For JameShaft Oy, the most significant production risk in the coming months is the availability of raw materials. Longterm contracts have been used to minimise the risk, but the situation is so confusing that problems may not be unavoidable. Availability of gases used in production and other auxiliary materials and tools is expected to be reasonable. On the cost side, the most significant increases will of course be for steel. At the moment, it is not possible to give a reliable estimate of price increases. However, it will be very significant. Other costs are also on a strong upward trend, with several commodities showing increases of several tens of percent. The most important of these for JameShaft are the gases and electricity used in heat treatment. As an example, here is the quarterly price development of ammonia used in nitriding according to the Ferteco index. What is your quess, the price level for the next quarter?
Despite the uncertainty of the unsure general world situation, we will continue our own development work and the training programme launched in the autumn as normal. Similarly, recruitments and investments will continue as previously planned. There has been great interest in our jobs and we have attracted the number of new recruits we wanted to our team. Our customers order books are strong and although the sanctions against Russia are taking some of that away, the situation still looks good. Uncertainty has of course increased, but it is not yet time to take our foot off the gas so we’ll go full steam ahead.
We have announced new investments in every newsletter. This newsletter is no exception, as things are happening on this front all the time. The investments announced in the last newsletter are well underway and are being implemented. The most significant new investment not mentioned before is the purchase of a third nitriding furnace. It will arrive at our factory during the summer and will be in full production in early autumn. Preparatory layout modifications have already started in our factory. The latest equipment to arrive at our factory is a new induction hardening machine (picture above) and installation work has just begun. Together, this equipment will make a significant contribution to our heat treatment capacity.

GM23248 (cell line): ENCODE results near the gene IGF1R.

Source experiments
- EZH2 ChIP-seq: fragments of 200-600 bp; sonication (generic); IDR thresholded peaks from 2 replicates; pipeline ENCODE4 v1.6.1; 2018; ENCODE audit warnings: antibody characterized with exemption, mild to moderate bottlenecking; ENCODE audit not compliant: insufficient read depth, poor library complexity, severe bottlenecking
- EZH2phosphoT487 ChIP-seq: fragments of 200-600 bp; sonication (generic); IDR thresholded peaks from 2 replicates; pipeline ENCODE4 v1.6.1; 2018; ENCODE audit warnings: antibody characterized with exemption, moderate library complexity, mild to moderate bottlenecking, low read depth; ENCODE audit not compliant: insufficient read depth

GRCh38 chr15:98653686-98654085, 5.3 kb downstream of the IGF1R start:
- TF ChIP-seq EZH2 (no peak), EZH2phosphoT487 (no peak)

Let us hope that the war raging in Europe will end quickly so that we can move from a time of increasing human suffering and distress to a time of reconstruction. But there is no prospect of a return to the past; the war will certainly leave a lasting mark on our confidence in Russia and thus affect all trade. Hopefully, despite the war, the good activity in our sector will continue and the European industry will not be severely disrupted by problems of access to materials and components. There will certainly be new challenges ahead, especially with regard to the availability of materials, but with good and open cooperation we will certainly find solutions. Our third wish is that, despite the war and COVID19, we could also meet in person as soon as possible. It’s now been two years in variable lockdown and there have been very few facetoface meetings. These have, of course, been partly replaced by remote meetings. Remote meetings will certainly continue to work, but it is not quite the same.
We wish all our customers a successful and fruitful 2022!